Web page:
- Zoe Kleinman
- Technology Correspondent, BBC
The flying car has taken off.
AirCar, a prototype hybrid auto-plane, has completed a 35-minute flight between the international airports of Nitra and Bratislava, in Slovakia.
It is equipped with a BMW engine and runs on regular fuel.
Its creator, Slovakian engineer and pilot Stefan Klein, said it can fly about 1,000 km at an altitude of 2,500 meters, and has so far logged 40 hours in the air.
Only need 2 minutes and 15 seconds to transform into an airplane.
A “very pleasant” experience
After the flight, its narrow wings folded to the sides.
Klein pulled him off the track and led him straight into town, under the gaze of some reporters invited to the event.
He described the experience, early Monday, as “very pleasant.”
In the air, the vehicle reached a cruising speed of 170 km/h.
It can carry two people, with a combined weight limit of 200 kg.
But, unlike drone-taxi prototypes, it cannot take off and land vertically and requires from a track.
There are high expectations in the nascent flying car market, something that was long seen in popular culture as a milestone to be achieved.
In 2019, consulting firm Morgan Stanley predicted that the sector could be worth US$1,5 trillion by 2040.
And at an industry event on Tuesday, Hyundai Motors Europe CEO Michael Cole called the concept “part of our future.”
It is considered a possible solution to the pressure on the existing transport infrastructures.
“A huge market”
The company behind AirCar, Klein Vision, founded by Stefan Klein, says the prototype took about two years to develop and that “less than € 2 million” was invested in it. (unos US$2,4 millions).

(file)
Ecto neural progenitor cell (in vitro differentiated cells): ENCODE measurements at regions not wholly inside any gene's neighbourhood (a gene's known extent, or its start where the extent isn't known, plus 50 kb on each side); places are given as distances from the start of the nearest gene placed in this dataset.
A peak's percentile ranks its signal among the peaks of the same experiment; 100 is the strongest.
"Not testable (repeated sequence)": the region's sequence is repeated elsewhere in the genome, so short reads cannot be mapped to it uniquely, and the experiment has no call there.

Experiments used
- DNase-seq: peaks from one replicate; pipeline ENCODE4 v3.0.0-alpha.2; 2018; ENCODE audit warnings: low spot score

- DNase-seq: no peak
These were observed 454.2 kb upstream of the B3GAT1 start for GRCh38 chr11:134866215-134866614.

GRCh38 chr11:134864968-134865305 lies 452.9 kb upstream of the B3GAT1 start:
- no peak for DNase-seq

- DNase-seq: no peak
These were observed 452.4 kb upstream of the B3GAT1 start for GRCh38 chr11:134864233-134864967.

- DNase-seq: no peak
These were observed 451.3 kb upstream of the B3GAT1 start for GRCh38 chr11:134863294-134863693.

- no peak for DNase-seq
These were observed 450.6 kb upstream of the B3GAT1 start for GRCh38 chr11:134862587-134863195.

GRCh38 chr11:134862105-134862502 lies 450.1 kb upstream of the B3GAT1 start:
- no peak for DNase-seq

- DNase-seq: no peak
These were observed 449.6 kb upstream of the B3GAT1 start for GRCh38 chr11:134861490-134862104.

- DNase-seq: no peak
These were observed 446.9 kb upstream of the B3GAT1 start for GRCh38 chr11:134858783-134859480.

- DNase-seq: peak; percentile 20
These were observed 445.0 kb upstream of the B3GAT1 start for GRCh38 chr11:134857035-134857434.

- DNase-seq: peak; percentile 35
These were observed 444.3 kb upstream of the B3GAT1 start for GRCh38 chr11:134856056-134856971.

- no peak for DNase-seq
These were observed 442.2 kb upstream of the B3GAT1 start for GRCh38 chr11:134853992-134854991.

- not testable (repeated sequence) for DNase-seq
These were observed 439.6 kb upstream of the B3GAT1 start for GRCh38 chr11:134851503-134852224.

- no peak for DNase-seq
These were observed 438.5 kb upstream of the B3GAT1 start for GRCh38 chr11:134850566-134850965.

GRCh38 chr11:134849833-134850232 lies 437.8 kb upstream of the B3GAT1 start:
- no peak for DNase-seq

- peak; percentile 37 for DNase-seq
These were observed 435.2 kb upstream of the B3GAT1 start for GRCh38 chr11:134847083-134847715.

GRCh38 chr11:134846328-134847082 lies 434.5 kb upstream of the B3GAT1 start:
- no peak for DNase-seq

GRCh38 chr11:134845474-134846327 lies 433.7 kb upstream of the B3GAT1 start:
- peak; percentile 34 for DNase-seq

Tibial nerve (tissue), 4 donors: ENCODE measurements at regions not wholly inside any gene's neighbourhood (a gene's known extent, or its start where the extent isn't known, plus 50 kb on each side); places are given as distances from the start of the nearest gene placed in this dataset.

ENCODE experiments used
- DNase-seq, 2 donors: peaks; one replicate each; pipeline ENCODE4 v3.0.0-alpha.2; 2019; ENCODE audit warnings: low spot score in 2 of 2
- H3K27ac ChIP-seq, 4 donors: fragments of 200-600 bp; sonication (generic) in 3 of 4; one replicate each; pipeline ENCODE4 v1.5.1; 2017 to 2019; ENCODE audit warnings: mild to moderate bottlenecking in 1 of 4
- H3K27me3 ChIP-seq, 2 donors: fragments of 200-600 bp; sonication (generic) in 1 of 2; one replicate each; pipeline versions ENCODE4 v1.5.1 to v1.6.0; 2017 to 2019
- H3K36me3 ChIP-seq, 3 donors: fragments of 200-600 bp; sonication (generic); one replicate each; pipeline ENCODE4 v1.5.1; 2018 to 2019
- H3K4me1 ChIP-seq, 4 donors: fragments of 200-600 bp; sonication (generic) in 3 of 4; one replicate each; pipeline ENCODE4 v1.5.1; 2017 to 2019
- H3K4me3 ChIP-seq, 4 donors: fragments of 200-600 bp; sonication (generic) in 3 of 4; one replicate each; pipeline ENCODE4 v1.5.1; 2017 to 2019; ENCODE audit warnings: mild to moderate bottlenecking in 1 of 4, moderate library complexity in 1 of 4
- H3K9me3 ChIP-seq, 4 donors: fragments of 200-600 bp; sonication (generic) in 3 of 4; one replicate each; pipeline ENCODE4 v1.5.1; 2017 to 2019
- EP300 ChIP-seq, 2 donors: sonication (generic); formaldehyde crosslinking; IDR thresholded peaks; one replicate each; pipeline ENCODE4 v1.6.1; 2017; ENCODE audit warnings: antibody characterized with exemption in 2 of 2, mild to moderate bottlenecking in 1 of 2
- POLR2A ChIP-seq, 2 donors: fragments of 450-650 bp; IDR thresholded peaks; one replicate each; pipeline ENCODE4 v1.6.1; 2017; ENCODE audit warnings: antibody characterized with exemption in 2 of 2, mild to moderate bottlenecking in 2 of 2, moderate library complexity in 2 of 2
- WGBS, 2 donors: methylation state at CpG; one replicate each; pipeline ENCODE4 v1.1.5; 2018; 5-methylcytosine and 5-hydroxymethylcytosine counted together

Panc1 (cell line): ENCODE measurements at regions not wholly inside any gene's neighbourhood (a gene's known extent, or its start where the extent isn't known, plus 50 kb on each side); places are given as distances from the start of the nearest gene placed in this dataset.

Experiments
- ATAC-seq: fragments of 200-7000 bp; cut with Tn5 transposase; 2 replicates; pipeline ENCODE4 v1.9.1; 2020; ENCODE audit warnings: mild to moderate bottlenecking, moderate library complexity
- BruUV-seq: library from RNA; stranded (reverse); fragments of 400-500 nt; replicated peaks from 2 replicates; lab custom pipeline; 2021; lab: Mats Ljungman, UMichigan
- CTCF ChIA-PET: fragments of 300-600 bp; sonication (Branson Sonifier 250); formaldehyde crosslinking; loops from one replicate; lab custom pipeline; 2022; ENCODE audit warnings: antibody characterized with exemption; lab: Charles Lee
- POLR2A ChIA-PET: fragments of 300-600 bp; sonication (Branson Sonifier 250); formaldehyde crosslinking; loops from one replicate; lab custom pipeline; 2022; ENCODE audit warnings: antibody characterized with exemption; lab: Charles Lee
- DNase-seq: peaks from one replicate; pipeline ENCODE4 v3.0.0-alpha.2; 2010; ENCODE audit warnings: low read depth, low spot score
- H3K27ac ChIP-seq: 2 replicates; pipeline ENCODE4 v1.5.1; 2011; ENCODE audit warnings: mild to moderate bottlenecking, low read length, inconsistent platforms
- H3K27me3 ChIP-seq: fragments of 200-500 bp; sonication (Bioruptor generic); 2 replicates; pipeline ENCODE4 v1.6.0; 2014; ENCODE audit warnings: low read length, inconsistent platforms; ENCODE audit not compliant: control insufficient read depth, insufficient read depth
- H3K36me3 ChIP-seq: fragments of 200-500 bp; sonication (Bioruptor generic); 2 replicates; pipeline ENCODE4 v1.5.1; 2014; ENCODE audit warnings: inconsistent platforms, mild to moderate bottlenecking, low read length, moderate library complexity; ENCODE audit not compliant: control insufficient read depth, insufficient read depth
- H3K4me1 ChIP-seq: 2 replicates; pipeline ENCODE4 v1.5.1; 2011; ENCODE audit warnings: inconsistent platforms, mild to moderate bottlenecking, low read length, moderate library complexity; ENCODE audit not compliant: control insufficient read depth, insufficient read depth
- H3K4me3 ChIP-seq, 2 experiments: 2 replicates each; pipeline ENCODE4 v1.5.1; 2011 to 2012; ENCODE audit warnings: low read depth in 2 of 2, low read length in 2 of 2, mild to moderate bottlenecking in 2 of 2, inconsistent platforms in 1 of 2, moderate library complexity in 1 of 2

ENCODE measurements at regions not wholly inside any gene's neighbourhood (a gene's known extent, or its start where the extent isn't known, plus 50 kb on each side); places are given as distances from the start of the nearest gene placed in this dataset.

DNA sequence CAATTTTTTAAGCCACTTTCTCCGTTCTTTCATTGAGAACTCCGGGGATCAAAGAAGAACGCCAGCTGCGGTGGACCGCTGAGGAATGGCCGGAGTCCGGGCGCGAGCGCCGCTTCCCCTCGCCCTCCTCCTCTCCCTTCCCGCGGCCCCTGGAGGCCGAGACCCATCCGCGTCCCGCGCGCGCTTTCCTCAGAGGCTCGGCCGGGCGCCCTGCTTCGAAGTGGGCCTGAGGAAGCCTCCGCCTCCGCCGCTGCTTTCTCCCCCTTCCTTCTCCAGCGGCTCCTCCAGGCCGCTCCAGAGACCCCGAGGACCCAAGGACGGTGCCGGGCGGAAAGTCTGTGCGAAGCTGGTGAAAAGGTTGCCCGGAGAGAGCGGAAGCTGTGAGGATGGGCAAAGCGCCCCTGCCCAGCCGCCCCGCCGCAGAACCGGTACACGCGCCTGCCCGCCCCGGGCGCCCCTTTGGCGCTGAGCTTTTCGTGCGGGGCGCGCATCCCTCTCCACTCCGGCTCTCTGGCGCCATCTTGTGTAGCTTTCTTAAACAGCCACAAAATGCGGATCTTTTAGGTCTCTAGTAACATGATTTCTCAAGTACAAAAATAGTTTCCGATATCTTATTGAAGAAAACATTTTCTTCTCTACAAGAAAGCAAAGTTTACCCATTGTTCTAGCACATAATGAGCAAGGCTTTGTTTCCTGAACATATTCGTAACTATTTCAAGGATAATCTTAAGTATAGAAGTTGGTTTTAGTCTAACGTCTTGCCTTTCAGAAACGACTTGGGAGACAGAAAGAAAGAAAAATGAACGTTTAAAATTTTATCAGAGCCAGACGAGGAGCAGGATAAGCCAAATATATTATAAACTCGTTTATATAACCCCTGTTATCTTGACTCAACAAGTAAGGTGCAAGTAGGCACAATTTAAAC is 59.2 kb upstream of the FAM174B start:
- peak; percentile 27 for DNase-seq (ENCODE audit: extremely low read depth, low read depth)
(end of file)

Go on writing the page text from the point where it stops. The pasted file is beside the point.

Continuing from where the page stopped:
Anton Rajac, an advisor and investor at Klein Vision, said that if the company could attract even a small percentage of global airline or taxi sales, I would haveto great success.
“There are about 40,000 aircraft orders in the United States alone,” he said.
“And if we manage to change the plane for the flying author in 5% of them, we have a huge market.”
Stephen Wright, a senior researcher in avionics (electronics applied to aircraft) and aircraft at the University of the West of England, described the AirCar as “the natural child of a Bugatti Veyron and a Cessna 172.”
And he doesn’t think the vehicle is going to be particularly noisy or wasteful in terms of fuel costs, compared to other jets.
“I have to admit that it looks very interesting, but I have hundreds of doubts about certification“, dijo Wright.
“Anyone can make an airplane; the trick is to make one that flies and flies for hours with one person on board without having an accident.”
“I am looking forward to seeing the document that certifies that it is safe to fly and to market.”
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Eddie is an Australian news reporter with over 9 years in the industry and has published on Forbes and tech crunch.